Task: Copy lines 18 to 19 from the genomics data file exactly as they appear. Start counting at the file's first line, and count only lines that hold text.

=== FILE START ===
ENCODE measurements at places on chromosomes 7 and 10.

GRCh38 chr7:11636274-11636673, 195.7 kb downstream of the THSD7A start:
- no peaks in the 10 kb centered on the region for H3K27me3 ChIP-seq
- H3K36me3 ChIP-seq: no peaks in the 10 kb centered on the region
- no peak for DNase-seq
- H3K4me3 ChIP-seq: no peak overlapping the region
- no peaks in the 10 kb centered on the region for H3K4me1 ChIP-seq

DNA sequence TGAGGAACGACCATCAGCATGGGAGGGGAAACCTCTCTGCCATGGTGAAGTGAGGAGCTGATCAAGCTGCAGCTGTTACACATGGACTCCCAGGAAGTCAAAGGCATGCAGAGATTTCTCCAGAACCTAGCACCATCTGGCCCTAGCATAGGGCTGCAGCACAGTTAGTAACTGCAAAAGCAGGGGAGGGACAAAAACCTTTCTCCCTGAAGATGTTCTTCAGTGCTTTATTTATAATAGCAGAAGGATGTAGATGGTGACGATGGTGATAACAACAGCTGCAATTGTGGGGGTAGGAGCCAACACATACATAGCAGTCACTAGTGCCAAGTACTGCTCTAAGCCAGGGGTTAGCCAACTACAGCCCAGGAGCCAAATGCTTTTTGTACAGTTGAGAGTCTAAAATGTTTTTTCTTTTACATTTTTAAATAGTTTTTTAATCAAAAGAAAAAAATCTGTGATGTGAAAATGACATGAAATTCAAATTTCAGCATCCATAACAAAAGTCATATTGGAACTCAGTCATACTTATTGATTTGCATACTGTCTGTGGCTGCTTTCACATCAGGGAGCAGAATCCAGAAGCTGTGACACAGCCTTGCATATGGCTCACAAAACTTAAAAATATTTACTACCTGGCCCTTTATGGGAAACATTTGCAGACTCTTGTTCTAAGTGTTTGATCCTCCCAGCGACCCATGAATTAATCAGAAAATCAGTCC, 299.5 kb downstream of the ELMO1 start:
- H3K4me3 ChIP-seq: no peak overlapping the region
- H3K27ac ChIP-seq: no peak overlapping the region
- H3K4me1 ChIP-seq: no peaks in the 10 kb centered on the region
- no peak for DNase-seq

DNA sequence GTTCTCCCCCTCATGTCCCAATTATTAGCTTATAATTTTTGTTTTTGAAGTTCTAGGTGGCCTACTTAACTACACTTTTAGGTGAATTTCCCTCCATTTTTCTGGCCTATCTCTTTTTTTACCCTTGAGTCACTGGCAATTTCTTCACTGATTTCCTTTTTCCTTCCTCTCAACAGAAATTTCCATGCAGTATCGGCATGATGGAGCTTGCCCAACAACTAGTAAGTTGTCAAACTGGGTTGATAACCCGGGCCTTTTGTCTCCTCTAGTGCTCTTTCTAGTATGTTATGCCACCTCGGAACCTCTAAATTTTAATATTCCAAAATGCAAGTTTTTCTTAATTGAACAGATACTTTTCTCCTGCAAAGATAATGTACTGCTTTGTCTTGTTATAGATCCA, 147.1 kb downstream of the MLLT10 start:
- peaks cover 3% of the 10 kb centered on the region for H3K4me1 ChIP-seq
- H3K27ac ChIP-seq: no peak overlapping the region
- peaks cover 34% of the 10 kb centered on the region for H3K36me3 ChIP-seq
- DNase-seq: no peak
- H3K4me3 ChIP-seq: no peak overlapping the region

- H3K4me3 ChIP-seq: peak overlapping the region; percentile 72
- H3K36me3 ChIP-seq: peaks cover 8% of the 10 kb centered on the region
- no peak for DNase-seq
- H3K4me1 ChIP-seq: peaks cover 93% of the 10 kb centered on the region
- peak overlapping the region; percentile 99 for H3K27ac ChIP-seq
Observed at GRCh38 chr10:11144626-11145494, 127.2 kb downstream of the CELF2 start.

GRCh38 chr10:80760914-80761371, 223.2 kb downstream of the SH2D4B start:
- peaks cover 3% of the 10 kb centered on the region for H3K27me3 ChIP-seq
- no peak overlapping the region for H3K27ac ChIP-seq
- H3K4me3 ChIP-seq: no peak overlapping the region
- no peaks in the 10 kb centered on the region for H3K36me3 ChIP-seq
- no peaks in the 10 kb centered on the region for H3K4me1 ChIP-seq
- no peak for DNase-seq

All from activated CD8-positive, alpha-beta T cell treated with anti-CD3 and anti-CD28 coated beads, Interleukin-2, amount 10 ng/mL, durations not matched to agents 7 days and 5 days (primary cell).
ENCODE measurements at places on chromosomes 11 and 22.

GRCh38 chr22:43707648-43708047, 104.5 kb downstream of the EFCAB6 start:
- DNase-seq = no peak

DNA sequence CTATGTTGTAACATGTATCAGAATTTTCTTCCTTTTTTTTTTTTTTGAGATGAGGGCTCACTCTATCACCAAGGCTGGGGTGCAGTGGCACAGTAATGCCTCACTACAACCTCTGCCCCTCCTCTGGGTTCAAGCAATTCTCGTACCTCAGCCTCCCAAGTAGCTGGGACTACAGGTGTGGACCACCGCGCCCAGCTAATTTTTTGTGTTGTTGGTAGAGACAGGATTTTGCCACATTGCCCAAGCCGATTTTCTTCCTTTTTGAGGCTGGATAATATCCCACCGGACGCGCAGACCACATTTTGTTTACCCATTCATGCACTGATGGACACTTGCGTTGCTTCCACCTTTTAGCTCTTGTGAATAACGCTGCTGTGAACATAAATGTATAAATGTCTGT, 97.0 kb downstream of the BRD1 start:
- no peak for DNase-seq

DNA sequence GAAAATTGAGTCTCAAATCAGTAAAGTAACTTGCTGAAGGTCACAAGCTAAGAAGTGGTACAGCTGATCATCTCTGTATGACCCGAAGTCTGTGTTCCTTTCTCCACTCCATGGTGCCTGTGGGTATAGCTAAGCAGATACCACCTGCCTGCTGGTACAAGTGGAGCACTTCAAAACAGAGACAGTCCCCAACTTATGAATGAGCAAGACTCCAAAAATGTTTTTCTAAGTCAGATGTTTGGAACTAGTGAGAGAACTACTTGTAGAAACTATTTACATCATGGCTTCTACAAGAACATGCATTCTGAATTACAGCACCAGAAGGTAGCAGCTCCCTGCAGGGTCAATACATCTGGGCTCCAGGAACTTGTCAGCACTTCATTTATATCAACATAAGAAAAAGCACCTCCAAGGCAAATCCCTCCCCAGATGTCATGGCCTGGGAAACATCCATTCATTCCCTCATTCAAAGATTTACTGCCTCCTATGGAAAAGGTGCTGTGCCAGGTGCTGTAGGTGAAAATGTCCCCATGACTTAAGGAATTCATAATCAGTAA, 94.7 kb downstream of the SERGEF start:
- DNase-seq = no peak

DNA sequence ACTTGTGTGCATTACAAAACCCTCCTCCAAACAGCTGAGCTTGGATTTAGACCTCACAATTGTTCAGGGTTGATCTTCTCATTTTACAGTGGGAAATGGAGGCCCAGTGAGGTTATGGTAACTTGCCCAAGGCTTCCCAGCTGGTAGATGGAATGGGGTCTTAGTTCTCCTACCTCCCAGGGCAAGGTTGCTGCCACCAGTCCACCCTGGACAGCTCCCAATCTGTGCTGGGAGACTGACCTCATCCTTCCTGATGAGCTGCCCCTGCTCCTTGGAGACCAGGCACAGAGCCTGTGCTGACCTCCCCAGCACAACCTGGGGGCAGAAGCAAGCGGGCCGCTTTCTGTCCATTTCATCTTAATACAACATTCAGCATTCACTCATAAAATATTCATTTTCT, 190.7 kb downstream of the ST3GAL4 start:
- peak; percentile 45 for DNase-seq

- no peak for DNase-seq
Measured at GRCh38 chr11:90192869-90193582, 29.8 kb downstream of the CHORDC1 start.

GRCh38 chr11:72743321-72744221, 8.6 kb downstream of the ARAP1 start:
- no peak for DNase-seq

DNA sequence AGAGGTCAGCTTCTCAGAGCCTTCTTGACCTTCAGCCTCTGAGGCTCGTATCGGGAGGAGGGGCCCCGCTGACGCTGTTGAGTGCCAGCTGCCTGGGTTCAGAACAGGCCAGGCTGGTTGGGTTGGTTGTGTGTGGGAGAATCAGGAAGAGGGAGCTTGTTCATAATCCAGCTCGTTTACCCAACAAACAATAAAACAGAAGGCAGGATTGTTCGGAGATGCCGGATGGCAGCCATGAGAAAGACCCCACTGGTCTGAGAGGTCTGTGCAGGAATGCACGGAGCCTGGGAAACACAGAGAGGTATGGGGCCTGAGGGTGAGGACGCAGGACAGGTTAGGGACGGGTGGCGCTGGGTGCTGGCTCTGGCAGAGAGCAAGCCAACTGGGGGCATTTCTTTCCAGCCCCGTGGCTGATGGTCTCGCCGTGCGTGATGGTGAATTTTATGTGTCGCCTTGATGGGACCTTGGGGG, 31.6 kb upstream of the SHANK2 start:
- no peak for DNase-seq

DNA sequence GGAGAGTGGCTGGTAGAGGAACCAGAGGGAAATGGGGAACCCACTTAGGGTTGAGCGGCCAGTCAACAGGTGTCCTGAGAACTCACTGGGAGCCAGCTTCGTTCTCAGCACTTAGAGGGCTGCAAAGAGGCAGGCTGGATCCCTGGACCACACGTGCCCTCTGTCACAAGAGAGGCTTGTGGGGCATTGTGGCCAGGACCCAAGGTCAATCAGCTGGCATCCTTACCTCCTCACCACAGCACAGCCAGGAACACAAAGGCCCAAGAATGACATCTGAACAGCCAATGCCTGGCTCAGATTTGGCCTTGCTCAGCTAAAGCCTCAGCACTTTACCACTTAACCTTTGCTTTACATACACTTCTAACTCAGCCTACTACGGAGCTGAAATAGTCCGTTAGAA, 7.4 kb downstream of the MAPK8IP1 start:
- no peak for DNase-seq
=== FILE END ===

- H3K4me3 ChIP-seq: no peak overlapping the region

- H3K4me3 ChIP-seq: peak overlapping the region; percentile 72